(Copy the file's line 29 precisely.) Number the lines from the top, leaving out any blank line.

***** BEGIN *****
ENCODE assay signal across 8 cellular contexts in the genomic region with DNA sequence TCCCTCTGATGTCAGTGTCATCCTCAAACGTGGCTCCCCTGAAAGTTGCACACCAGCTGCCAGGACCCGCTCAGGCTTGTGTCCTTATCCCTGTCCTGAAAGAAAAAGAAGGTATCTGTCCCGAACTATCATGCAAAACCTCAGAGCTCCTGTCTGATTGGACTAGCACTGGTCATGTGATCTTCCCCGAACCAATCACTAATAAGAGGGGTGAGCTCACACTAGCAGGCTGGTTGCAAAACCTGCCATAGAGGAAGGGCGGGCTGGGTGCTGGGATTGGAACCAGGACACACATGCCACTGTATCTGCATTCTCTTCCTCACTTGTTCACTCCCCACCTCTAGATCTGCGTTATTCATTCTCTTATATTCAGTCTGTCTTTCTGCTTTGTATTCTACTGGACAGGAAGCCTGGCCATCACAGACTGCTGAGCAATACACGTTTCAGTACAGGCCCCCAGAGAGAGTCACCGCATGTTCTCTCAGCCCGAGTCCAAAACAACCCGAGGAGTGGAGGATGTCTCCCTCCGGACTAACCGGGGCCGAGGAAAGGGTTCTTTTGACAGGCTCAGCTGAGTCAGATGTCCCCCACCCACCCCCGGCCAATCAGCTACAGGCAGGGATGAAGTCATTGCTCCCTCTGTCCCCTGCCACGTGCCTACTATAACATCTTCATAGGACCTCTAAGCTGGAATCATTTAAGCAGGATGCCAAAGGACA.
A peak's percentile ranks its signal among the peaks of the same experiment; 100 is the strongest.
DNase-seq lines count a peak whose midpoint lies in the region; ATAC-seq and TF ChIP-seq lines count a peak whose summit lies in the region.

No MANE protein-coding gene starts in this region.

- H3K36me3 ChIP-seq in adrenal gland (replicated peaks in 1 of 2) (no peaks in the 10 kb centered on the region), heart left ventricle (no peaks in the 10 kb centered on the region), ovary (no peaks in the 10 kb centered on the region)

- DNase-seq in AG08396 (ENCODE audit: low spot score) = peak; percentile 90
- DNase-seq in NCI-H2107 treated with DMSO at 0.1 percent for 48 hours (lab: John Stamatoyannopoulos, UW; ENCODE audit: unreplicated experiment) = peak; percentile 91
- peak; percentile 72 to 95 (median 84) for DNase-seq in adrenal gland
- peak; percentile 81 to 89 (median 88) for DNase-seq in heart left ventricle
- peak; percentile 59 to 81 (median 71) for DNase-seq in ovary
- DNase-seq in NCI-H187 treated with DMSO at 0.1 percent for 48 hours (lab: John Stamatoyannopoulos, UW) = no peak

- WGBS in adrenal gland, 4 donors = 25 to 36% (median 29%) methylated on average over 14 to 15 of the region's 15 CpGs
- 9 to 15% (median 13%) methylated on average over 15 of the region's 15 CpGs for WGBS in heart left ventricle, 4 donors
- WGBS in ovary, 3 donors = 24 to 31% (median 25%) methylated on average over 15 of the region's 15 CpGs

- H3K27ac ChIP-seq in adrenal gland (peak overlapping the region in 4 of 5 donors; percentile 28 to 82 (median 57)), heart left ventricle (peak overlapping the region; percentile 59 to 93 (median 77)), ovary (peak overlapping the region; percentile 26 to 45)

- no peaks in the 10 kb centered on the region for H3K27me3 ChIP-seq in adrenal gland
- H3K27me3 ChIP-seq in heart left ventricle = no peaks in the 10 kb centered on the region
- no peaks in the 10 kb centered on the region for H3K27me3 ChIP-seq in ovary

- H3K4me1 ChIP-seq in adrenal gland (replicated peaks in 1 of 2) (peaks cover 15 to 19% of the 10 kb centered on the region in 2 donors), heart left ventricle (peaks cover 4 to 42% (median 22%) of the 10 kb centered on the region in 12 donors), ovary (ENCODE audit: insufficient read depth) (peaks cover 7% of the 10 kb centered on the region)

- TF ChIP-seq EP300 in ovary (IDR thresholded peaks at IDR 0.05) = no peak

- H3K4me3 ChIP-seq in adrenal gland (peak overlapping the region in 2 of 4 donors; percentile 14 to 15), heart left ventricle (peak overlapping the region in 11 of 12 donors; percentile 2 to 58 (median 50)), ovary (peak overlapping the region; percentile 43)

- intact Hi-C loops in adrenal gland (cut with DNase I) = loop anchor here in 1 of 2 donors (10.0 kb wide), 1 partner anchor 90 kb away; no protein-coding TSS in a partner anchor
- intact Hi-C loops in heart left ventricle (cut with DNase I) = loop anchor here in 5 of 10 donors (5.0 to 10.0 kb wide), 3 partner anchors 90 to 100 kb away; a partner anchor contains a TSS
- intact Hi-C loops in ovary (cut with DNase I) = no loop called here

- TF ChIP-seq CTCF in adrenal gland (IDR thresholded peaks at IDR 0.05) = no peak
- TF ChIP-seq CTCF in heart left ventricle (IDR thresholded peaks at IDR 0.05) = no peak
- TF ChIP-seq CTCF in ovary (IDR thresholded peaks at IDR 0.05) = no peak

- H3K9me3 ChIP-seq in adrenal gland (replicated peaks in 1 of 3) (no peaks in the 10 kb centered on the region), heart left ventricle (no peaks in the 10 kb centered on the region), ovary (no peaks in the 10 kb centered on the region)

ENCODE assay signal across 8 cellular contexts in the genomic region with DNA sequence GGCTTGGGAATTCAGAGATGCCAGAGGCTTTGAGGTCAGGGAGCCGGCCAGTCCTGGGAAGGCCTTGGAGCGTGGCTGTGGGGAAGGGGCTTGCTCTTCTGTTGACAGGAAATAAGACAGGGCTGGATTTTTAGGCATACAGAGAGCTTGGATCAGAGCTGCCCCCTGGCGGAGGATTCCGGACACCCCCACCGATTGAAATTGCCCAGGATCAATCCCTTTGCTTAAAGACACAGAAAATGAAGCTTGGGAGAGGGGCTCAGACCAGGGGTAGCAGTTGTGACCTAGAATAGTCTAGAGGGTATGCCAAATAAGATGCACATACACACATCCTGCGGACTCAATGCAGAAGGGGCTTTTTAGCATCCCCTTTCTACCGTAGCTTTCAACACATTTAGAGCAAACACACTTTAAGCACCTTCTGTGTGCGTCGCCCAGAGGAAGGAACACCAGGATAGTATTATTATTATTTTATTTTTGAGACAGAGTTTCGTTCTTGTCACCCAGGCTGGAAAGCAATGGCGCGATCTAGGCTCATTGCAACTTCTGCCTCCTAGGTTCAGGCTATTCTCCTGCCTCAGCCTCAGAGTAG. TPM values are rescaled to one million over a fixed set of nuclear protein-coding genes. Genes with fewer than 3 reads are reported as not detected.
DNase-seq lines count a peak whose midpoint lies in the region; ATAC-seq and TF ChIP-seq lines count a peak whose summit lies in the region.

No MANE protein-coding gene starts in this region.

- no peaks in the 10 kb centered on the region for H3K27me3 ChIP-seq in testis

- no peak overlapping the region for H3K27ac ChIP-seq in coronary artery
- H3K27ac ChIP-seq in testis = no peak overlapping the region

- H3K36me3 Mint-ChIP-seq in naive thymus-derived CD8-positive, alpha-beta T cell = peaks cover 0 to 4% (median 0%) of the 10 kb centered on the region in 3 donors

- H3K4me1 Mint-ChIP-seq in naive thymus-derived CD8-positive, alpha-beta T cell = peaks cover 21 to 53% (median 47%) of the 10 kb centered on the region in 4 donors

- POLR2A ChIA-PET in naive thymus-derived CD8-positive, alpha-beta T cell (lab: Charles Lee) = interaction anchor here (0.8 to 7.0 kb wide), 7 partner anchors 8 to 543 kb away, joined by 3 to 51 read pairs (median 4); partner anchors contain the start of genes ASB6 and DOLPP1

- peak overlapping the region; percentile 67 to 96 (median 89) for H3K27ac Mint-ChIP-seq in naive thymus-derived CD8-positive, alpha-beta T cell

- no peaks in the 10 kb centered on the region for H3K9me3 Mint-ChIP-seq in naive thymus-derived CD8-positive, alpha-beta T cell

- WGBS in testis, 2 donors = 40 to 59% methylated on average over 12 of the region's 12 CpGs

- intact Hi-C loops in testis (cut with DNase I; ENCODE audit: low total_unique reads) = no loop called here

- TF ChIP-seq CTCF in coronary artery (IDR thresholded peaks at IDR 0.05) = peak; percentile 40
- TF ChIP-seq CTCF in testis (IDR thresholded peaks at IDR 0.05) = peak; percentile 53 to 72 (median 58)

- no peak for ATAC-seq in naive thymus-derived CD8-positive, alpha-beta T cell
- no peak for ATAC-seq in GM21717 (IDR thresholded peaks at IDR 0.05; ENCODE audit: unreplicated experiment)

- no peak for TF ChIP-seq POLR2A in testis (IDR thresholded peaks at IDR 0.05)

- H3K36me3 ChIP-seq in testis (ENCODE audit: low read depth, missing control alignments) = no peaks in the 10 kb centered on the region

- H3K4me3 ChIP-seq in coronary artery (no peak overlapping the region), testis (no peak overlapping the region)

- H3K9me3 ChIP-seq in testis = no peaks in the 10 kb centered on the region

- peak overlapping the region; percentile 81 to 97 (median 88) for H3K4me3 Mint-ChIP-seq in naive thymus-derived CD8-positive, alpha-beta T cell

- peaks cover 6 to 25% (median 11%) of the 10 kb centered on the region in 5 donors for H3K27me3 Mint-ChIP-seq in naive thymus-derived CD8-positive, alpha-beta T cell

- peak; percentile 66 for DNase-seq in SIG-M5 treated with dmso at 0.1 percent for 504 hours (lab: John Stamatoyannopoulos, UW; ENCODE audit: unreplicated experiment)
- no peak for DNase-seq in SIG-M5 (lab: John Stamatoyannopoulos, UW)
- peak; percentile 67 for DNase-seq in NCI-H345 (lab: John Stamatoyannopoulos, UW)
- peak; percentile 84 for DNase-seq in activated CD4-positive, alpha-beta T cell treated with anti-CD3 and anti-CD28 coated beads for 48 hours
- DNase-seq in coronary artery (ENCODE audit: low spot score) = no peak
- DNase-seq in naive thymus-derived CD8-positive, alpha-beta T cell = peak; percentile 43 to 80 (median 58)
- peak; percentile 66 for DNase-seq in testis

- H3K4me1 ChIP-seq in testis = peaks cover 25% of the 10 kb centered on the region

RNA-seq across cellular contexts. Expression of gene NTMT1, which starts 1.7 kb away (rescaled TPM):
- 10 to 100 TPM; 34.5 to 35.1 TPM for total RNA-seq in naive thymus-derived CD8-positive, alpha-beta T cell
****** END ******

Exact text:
ENCODE assay signal across 8 cellular contexts in the genomic region with DNA sequence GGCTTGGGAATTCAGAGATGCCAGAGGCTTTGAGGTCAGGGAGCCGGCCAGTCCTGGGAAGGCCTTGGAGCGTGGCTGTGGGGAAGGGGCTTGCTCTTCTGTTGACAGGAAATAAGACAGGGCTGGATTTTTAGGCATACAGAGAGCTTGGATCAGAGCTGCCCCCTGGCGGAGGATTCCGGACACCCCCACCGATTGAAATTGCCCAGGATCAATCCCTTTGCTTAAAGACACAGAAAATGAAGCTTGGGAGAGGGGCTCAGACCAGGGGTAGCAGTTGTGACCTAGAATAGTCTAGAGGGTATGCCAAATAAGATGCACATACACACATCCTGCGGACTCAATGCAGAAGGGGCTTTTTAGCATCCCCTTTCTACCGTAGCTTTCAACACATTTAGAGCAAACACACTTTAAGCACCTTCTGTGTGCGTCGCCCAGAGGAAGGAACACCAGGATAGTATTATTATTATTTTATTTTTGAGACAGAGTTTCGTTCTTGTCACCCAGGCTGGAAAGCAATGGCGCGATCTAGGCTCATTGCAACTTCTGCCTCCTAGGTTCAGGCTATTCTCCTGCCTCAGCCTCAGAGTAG. TPM values are rescaled to one million over a fixed set of nuclear protein-coding genes. Genes with fewer than 3 reads are reported as not detected.